Having met some people from the Behaviour and Health Research Unit (BHRU) at Cambridge, they pointed me to their paper “Altering micro-environments to change population health behaviour: towards an evidence base for choice architecture interventions” in BMC Public Health. It could just help us get some of our ideas in order too.
The article has a nice typology for “choice architecture interventions in micro-environments”; I’ll just call them nudges from now on. There are nine types of nudges in this scheme:
- Ambience (aesthetic or atmospheric aspects of the environment)
- Functional design (design or adapt equipment or function of the environment)
- Labelling (or endorsement info to product or at point-of-choice)
- Presentation (sensory properties & visual design)
- Sizing (product size or quantity)
- Availability (behavioural options)
- Proximity (effort required for options)
- Priming (incidental cues to alter non-conscious behavioural response)
- Prompting (non-personalised info to promote or raise awareness)
The first five types change the properties of “objects of stimuli”, the next two the placement of them, and the final two both the properties and placement.
I can see how we could use this as a basis for our thinking on the factors we want to measure pubs and bars on. For example, some basics like the choice of non-alcoholic / low-alcohol drinks would be about Availability, display of non-alcoholic drinks could be Presentation, Proximity and also Priming, drinks promotions would be Prompting and Labelling, and staff training could perhaps be about Prompting too?
I can’t instantly think of anything that we couldn’t fit into the typology (although we might need some flexibility of interpretation!). Interestingly, when the Cambridge researchers reviewed the existing literature, they could only find alcohol related nudges of the ambience, design, labelling, priming and prompting types. And not many studies overall, especially compared to research on diet which was the most popular topic for these types of nudges.
On the other hand, we could probably also find at least one metric for every one of the nine types of nudges, but they might not be the most interesting or important ones for this project. But it could still be a useful exercise to go through.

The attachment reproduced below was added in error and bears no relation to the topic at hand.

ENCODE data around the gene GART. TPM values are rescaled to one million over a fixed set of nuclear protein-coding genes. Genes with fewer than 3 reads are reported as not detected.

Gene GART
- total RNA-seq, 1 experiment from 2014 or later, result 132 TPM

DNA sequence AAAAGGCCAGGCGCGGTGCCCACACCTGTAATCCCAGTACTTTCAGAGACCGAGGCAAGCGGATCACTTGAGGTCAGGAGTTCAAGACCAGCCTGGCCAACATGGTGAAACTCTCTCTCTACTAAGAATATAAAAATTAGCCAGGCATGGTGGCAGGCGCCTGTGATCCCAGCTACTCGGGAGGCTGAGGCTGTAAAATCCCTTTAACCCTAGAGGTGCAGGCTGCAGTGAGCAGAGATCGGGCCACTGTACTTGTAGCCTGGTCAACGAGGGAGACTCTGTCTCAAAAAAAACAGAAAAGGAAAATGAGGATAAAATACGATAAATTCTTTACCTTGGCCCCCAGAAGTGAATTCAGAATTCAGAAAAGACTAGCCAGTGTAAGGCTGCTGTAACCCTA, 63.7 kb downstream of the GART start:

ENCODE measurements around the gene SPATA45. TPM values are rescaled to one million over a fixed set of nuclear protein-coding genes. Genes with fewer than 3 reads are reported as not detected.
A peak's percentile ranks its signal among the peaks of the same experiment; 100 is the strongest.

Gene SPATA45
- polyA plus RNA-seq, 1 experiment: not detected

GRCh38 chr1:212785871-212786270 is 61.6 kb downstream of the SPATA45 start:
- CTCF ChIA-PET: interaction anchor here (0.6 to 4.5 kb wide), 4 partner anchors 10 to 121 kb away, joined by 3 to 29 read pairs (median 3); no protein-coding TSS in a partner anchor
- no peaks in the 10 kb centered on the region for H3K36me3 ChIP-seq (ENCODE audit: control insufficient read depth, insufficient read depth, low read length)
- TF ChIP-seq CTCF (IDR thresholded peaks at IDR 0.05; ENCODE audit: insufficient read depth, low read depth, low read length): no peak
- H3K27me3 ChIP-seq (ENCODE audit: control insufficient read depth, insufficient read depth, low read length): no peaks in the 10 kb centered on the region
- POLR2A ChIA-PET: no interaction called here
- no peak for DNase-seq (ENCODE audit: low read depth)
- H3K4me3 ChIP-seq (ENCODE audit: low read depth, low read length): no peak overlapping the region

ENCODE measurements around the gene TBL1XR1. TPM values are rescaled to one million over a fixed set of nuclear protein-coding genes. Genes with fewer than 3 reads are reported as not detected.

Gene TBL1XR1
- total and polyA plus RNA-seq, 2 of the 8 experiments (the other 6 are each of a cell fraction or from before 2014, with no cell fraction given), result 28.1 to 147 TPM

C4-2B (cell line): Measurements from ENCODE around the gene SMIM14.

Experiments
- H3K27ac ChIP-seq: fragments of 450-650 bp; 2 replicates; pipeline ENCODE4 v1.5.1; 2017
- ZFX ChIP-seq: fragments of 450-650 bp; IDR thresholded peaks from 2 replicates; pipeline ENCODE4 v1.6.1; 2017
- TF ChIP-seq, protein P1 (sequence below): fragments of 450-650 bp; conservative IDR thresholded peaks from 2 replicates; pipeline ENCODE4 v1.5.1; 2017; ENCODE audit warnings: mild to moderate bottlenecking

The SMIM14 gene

The American Statistical Association (ASA) has published their “statement” about p values. I have long held fairly strong views about p values, also known as “science’s dirtiest secret”, so this is exciting stuff for me. The process of drafting the ASA statement involved 20 experts, “many months” of emails, one two-day meeting, three months of draft statements, and was “lengthier and more controversial than anticipated”. The outcome is now out, in The American Statistician, with no fewer than 21 discussion notes to accompany it (mostly people involved from the start as far as I can gather).
The statement is made up of six principles, which are:
- P-values can indicate how incompatible the data are with a specified statistical model.
- P-values do not measure the probability that the studied hypothesis is true, or the probability that the data were produced by random chance alone.
- Scientific conclusions and business or policy decisions should not be based only on whether a p-value passes a specific threshold.
- Proper inference requires full reporting and transparency.
- A p-value, or statistical significance, does not measure the size of an effect or the importance of a result.
- By itself, a p-value does not provide a good measure of evidence regarding a model or hypothesis.
I don’t think many people would disagree with much of this. I was expecting something a bit more radical – the principles seem fairly self-evident to me, and don’t really address the bigger issue of what to do about statistical practice. That question is addressed in the 21 comments though.
It probably says something about the topic that it needs 21 comments. And that’s also where the disagreements come in. Some note that the principles are unlikely to change anything. Some point out that the problem isn’t with p-values themselves, but the fact that they are misunderstood and abused. The Bayesians, predictably, advocate Bayes. About half say updating the teaching of statistics is the most urgent task now.
So a decent statement as far as it goes, in acknowledging the problems. But not much in the way of constructive ideas on where to go from here. Some journals have banned p-values altogether, which sounds like a knee-jerk reaction in the other extreme direction. I’d just like to see poor old p’s downgraded to one of the many statistical measures to consider when analysing data. Never the main one, and definitely not the deciding factor on whether something is important or not. I may have to wait a bit longer for that day.